3. Next, include header file ResourceFile.h in the source file where you want to use CResourceFile.
  4. Now you are ready to start using CResourceFile. See above for sample code.

Reading Text Files

The class for reading resources as text files is CResourceTextFile, which is derived from CResourceFile. Why a special class for text files? The main reason is Unicode/ANSI conversion, including dealing with BOM markers. Another reason: the ability to read text resource file line-by-line. You have already seen how this works in the demo app screenshots above. When you compile VS6 project, the resulting ANSI EXE will convert Unicode text resource files to ANSI; and when you compile VS2005 project, the resulting Unicode EXE will convert ANSI text resource files to Unicode.

The primary interface to access text resource files is CResourceTextFile::Open(). Its first three parameters are the same as the base class CResourceFile::Open(). It has an additional two parameters, to specify ANSI/Unicode conversion action, and how to deal with BOM markers:

///////////////////////////////////////////////////////////////////////////////
//
// Open()
//
// Purpose:     Open a file resource
//
// Parameters:  hInstance      - instance handle for the resource.  A value of 
//                               NULL specifies the exe (default).
//              lpszResId      - resource name or id 
//                               (passed via MAKEINTRESOURCE)
//              lpszResType    - resource type string to look for
//              eConvertAction - convert action to take
//              eBomAction     - action to take with BOM
//
// Returns:     BOOL           - returns TRUE if resource opened ok, 
//                               otherwise FALSE
//
BOOL CResourceTextFile::Open(HINSTANCE hInstance,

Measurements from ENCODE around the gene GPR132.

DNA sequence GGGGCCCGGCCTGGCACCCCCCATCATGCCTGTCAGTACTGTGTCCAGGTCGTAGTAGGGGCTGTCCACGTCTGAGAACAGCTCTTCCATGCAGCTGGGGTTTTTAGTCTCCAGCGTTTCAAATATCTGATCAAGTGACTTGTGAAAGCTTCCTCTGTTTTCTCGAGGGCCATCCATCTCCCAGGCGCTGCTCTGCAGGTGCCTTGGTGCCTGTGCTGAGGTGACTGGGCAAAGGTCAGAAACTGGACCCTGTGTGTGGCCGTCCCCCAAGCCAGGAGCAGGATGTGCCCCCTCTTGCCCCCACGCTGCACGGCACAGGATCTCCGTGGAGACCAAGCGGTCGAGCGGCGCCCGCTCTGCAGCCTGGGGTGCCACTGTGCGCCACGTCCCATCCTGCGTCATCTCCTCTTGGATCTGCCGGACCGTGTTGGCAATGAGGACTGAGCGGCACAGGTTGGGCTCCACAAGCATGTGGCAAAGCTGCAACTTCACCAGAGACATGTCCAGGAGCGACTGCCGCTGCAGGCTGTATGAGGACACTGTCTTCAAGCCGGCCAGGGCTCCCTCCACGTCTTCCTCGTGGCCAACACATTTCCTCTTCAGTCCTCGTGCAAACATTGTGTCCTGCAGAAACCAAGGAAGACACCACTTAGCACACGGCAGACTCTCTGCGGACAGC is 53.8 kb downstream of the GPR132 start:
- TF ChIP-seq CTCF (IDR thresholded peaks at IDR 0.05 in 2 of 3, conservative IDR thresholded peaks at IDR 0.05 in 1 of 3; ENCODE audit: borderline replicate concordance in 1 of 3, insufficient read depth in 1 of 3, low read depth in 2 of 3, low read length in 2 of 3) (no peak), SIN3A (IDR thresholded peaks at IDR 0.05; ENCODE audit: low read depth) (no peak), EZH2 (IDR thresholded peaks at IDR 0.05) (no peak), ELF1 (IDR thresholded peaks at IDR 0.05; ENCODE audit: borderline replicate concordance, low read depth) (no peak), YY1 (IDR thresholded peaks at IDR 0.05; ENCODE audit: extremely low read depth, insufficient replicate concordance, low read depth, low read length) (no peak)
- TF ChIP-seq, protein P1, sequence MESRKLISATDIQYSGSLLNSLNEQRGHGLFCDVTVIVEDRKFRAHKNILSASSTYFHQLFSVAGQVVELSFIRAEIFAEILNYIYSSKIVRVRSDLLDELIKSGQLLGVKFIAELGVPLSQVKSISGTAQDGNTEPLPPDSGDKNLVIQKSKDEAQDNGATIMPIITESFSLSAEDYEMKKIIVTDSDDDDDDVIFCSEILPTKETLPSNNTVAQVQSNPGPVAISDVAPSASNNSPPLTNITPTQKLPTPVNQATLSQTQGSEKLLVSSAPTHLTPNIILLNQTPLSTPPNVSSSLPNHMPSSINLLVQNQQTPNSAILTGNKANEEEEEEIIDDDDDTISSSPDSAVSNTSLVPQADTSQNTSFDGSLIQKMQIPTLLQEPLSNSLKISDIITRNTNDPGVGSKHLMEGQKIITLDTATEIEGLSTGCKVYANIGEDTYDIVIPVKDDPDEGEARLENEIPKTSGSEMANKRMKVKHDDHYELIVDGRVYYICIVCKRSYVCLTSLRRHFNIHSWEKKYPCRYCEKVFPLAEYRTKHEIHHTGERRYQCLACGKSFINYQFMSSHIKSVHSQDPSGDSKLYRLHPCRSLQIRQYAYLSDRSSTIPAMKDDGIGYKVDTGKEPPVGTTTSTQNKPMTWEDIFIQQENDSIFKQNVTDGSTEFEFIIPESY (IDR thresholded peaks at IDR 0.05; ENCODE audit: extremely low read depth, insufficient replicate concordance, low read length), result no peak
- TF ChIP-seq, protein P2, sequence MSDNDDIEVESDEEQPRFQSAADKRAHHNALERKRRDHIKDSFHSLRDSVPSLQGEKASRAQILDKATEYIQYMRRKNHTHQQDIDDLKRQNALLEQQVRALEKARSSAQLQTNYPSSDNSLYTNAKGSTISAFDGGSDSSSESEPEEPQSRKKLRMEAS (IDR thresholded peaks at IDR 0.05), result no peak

LPCTSTR lpszResId, 
                             LPCTSTR lpszResType /*= _T("TEXT")*/,
                             ConvertAction eConvertAction /*= NoConvertAction*/,
                             BomAction eBomAction /*= NoBomAction*/)

The types for the two additional parameters are defined as:

    enum ConvertAction
    {
        NoConvertAction = 0, ConvertToUnicode, ConvertToAnsi
    };

    enum BomAction
    {
        NoBomAction = 0, RemoveBom, AddBom
    };

These two parameters allow you to control how text files are converted and read. Note that you have total control over this - if you do not specify any conversion action, then none will be taken. This includes processing of the BOM markers - even if you specify a BomAction, no ANSI/Unicode conversion will automatically be done.

The sample app shows how to handle different conversion scenarios. Here is the code that displays ANSI text file resources:

    CResourceTextFile::ConvertAction eConvertAction = 
                CResourceTextFile::NoConvertAction;

#ifdef _UNICODE
    eConvertAction = CResourceTextFile::ConvertToUnicode;
#endif

    // test1 - 3 are ANSI
    m_List.AddLine(CXListBox::Blue, CXListBox::White,